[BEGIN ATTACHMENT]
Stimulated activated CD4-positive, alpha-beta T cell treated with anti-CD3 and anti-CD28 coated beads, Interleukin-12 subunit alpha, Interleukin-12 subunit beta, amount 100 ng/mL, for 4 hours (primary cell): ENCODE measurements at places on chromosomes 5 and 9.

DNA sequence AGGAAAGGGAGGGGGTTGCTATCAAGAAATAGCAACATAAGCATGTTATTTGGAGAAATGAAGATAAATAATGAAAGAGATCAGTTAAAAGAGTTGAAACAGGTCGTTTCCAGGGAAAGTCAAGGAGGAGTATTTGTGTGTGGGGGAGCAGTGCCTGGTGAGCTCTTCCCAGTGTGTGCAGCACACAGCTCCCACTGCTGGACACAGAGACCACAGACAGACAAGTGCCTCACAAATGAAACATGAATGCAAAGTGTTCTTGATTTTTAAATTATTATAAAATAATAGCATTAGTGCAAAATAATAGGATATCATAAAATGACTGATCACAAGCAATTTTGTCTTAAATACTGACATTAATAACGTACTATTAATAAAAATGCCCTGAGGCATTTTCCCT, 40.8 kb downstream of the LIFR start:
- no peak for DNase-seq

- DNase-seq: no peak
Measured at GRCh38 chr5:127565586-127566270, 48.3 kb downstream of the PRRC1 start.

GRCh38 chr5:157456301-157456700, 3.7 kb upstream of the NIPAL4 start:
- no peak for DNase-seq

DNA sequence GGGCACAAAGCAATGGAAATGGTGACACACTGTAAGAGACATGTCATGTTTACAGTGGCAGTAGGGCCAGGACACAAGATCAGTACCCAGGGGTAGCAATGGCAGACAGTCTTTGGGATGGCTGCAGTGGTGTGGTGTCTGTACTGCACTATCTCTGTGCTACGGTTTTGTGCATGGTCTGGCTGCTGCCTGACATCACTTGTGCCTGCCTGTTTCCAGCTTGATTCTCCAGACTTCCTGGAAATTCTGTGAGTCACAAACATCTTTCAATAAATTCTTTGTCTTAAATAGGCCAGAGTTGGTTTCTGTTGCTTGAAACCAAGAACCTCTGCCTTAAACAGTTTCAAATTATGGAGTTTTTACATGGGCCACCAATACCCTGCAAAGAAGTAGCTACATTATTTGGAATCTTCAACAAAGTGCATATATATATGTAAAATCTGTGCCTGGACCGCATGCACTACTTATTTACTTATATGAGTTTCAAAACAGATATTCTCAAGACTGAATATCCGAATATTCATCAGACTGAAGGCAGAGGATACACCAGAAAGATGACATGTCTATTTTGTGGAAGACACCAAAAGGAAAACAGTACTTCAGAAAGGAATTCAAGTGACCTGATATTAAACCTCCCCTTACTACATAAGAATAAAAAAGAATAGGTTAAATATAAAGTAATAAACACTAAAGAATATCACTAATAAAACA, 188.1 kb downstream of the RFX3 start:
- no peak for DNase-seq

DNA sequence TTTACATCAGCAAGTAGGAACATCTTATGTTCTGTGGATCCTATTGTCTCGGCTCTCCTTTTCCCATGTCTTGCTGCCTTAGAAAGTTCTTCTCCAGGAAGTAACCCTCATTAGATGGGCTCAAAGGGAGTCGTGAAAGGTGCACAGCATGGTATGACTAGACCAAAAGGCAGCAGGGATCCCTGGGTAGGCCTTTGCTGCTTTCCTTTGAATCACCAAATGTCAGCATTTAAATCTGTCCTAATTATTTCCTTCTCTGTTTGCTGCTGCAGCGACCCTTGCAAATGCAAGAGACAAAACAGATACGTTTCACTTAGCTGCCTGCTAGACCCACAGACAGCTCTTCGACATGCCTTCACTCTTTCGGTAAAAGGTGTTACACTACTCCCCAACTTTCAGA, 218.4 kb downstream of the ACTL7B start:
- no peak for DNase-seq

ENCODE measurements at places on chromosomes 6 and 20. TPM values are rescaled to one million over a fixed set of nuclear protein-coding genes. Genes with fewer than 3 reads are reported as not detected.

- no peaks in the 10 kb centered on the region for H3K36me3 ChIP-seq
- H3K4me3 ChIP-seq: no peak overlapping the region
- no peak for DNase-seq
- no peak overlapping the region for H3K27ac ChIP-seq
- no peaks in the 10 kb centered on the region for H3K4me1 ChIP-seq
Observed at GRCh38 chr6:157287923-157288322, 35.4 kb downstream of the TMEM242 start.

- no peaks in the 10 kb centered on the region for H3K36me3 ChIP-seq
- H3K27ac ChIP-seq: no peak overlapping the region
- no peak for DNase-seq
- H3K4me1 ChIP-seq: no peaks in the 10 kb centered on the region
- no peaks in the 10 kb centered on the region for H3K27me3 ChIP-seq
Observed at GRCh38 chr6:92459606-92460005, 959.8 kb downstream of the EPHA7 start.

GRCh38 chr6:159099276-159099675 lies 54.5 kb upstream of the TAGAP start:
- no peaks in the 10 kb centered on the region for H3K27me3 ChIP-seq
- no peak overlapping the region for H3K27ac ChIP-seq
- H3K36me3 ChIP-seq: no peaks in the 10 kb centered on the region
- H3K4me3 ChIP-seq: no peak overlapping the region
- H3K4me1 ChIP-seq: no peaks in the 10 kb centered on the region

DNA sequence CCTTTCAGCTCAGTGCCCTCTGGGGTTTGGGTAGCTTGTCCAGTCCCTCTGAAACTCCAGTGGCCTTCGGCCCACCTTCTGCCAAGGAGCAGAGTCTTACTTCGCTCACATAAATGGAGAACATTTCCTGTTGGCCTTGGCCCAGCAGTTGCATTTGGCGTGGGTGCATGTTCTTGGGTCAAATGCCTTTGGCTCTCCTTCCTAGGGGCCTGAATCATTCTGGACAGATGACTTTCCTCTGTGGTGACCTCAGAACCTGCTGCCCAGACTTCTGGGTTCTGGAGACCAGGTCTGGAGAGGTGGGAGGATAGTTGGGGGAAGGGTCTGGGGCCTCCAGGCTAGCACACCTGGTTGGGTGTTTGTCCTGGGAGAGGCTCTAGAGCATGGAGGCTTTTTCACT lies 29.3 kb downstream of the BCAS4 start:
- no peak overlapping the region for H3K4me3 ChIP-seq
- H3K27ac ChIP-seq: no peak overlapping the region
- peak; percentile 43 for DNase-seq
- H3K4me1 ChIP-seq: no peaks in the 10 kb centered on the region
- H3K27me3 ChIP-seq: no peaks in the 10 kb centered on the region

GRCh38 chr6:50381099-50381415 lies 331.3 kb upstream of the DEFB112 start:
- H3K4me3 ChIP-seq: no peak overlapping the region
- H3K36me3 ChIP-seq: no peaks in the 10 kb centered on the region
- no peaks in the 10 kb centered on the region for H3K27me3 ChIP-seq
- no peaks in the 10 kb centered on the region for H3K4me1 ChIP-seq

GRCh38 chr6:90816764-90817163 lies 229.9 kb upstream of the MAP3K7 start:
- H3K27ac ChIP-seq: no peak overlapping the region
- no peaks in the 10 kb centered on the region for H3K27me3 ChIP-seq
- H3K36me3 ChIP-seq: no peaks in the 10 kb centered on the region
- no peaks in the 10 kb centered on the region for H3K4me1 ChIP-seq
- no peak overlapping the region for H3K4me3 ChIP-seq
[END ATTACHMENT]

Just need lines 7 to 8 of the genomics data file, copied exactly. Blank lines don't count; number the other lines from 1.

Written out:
- no peak for DNase-seq

DNA sequence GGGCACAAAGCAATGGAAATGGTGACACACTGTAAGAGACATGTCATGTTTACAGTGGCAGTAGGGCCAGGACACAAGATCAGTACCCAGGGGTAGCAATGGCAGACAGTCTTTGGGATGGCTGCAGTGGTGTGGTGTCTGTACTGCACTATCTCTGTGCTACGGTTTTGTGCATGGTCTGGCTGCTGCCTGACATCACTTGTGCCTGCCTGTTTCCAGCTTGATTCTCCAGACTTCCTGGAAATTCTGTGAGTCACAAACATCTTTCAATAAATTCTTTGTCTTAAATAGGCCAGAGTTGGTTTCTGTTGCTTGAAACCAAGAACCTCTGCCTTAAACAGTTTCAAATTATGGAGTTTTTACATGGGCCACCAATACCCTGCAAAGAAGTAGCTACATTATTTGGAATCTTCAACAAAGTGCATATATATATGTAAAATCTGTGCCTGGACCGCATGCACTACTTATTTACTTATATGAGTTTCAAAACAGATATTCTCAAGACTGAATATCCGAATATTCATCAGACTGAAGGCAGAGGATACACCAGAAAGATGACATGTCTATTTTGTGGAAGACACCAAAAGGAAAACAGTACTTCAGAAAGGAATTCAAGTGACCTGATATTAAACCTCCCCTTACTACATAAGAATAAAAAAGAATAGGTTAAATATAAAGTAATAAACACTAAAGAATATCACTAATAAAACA, 188.1 kb downstream of the RFX3 start: